Johnny Manziel, pick No. 22 in 2014 for the Browns, wasn’t expected to start right away. Behind a surprisingly effective Hoyer, the Browns at one point even led the division. Then, Hoyer went through a three-game stretch of no touchdowns and seven interceptions, and it was Johnny Football’s time to shine. A hamstring injury forced Manziel out of his second start, and rumors spread about his work ethic and lack of professionalism. Manziel started one game early in 2015 but was soon behind Josh McCown, until McCown’s injury gave him another chance in Week 9. After starting the next week, he lost his job after posts surfaced of him partying in Texas, but he got one last chance in Weeks 15 and 16 after McCown was injured a third time and Austin Davis was benched. Manziel famously struggled both on and off the field, and he was out of the league by 2016.
EJ Manuel, pick No. 16 in 2013 for the Buffalo Bills, started on opening day and for five straight weeks before a knee injury, and then he started five more before another knee injury cost him the final two games. He managed to keep his job for 2014, but after a poor performance in Week 4, he was benched for Kyle Orton, who finished the season. In 2015, Manuel lost the starting role to Tyrod Taylor in training camp, though he did make two starts that year when Taylor battled injuries.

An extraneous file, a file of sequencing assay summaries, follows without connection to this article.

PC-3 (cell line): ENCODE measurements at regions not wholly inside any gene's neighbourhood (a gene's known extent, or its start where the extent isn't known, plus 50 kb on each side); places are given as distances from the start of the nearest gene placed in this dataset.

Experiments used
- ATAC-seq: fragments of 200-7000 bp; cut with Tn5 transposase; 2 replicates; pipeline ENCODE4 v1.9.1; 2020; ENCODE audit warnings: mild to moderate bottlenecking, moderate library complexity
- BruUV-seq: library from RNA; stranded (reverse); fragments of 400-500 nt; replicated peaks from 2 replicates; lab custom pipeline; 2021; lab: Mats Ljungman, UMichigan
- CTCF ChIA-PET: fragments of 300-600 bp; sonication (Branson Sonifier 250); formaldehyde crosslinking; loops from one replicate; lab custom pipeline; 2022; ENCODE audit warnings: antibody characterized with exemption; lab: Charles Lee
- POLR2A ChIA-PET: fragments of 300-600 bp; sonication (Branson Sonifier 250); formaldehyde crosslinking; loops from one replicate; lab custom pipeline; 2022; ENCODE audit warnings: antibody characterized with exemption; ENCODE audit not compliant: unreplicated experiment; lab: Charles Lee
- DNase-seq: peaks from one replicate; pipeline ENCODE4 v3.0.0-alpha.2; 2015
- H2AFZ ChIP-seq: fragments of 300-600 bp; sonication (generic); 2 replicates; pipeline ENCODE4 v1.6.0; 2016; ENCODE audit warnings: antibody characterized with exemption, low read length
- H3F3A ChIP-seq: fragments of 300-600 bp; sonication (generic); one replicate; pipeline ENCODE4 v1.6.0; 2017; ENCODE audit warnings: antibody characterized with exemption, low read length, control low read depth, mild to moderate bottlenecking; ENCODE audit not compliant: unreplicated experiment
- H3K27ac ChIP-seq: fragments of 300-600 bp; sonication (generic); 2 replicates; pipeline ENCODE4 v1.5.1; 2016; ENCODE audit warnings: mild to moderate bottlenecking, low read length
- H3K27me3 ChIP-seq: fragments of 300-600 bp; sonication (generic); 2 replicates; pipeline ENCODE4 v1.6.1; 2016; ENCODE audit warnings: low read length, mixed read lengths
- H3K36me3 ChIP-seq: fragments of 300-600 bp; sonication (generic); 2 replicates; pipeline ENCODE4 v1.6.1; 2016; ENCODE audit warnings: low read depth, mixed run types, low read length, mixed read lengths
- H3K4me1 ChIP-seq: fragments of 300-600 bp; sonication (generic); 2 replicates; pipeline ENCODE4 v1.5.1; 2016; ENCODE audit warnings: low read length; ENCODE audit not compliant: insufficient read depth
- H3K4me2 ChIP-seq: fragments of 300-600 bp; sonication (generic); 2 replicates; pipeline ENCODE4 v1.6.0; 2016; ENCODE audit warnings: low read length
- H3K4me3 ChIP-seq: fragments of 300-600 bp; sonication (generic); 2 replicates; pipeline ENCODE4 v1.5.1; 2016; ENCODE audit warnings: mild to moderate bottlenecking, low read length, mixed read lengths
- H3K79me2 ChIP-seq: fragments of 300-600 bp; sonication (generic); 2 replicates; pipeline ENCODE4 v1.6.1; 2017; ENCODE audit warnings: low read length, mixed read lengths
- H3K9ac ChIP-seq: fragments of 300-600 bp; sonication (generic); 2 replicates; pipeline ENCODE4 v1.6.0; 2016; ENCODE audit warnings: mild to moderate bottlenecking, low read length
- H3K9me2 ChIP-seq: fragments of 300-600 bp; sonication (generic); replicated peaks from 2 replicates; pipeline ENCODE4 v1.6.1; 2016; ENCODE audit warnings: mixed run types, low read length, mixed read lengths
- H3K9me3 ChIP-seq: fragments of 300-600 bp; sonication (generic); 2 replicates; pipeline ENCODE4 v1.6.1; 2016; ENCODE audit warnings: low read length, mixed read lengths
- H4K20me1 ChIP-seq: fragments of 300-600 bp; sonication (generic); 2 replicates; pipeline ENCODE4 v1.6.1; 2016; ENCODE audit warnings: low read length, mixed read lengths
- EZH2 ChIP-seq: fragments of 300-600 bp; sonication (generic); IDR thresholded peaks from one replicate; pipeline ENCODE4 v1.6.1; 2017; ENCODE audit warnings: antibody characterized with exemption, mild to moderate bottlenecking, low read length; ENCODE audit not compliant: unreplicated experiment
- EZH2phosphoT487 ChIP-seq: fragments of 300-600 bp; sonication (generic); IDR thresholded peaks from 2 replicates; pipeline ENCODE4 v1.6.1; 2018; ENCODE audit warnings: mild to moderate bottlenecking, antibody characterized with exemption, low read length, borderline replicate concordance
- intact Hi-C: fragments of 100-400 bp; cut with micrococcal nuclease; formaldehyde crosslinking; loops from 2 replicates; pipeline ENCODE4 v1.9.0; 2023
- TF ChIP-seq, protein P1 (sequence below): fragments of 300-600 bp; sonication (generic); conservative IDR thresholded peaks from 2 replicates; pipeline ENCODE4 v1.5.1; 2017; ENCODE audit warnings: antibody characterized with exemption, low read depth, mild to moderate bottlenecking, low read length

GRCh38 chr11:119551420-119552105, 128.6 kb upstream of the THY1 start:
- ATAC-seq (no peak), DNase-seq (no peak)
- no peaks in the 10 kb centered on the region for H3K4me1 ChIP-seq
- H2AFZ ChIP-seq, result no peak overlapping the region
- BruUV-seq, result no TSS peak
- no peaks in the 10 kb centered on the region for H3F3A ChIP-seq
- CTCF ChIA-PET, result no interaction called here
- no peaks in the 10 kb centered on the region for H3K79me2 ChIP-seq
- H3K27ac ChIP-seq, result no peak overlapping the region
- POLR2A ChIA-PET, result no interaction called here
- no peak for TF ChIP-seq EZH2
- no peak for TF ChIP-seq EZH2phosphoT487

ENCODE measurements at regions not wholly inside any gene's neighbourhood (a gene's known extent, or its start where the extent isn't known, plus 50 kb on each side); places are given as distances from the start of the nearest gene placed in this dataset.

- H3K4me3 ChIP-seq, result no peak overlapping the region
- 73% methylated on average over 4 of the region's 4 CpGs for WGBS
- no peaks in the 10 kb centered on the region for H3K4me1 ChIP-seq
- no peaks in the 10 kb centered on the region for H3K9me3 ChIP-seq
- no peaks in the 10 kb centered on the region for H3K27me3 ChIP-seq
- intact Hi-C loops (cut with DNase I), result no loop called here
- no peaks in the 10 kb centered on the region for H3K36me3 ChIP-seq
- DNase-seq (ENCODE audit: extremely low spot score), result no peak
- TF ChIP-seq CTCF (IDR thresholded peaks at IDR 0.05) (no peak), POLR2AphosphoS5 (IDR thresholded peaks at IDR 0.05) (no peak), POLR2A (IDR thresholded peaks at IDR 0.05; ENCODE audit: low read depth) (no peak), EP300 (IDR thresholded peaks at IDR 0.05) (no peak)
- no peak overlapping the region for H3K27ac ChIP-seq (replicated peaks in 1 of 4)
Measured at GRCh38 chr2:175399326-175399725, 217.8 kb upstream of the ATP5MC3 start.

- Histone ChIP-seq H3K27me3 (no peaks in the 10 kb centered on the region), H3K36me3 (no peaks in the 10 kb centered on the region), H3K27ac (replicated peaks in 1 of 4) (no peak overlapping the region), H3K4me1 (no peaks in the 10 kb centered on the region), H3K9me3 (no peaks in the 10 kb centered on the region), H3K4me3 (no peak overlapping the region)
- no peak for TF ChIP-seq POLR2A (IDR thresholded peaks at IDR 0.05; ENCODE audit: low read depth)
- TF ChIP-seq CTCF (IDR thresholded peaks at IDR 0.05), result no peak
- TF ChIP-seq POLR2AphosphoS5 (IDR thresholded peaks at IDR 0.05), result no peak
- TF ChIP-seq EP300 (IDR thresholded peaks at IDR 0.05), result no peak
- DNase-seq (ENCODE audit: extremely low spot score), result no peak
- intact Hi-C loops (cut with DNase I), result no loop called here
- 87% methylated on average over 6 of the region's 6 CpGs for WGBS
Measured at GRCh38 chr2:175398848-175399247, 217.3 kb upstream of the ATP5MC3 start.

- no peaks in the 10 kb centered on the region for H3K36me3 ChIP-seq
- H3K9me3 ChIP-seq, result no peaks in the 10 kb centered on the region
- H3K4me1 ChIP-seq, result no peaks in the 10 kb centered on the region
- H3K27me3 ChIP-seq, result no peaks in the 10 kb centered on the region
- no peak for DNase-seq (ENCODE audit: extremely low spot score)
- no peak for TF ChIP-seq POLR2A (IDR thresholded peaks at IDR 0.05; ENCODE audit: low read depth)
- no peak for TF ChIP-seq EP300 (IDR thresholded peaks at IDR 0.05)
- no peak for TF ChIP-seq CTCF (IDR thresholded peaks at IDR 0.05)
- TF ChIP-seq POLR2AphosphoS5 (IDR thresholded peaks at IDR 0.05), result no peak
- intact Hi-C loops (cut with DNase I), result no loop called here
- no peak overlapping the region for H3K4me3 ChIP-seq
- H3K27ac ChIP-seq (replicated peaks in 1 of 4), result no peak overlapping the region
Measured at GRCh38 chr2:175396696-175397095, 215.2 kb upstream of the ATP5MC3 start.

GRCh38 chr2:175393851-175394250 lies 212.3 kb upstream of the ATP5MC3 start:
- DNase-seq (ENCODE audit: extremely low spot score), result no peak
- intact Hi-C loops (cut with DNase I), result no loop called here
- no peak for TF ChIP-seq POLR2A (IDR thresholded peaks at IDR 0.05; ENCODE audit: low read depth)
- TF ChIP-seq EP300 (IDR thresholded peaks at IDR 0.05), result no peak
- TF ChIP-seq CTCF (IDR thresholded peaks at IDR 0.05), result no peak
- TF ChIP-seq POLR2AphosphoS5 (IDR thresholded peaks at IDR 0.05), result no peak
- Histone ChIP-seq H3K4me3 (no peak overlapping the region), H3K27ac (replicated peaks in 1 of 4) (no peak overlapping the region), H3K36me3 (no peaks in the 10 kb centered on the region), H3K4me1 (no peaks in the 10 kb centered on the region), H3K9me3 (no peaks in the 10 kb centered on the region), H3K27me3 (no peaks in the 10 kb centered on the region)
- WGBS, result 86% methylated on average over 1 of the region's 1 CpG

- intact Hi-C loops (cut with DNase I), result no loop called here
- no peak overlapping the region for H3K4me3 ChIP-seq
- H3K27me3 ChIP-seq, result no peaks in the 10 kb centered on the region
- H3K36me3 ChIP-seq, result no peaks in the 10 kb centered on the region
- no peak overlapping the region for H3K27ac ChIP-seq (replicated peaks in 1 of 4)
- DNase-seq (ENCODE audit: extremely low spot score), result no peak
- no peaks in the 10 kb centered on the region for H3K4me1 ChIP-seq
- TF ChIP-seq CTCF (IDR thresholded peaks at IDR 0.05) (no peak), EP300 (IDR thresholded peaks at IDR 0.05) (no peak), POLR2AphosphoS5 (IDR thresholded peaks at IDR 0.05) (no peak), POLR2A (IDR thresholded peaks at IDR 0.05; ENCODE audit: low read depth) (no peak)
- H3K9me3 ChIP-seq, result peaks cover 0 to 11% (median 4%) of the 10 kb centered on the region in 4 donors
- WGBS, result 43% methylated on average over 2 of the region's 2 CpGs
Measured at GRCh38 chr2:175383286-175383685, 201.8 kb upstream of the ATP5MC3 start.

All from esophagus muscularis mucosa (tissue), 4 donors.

Paxton Lynch, pick No. 26 in 2016 for the Denver Broncos, lost the starting job in training camp to second-year starter Trevor Siemian.4 The 6-foot-7 Lynch played in Week 4 and started games 5 and 12 — but only in place of an injured Siemian. The next season, Lynch suffered a shoulder injury in the preseason and again found himself behind Siemian and now Brock Osweiler. He made his third career start in Week 12 after the others flopped, but that went poorly and ended with an injury. He was back once more for the regular-season finale, throwing two touchdowns and two interceptions. The Broncos released Lynch before the 2018 season after he failed to beat out any of Case Keenum, Chad Kelly and Kevin Hogan for a roster spot.
Basically, something has to go very wrong for a quarterback drafted in the first round not to get an extended stint across years as a starting quarterback in the modern NFL, and Rosen is in line to join their company. Rosen has already lost his job once, but he’s slated for another chance; current Miami starter Ryan Fitzpatrick has played every game in a season only three times in his 15-year career.
If Rosen doesn’t get that chance this year, it would be unusual — and would put him alongside names that some fans would rather forget. The question is whether Rosen will ever get a fair chance to prove himself, especially considering the lack of talent around him in Miami. But perhaps Rosen, like Weeden and those before him, had to fail so others could succeed.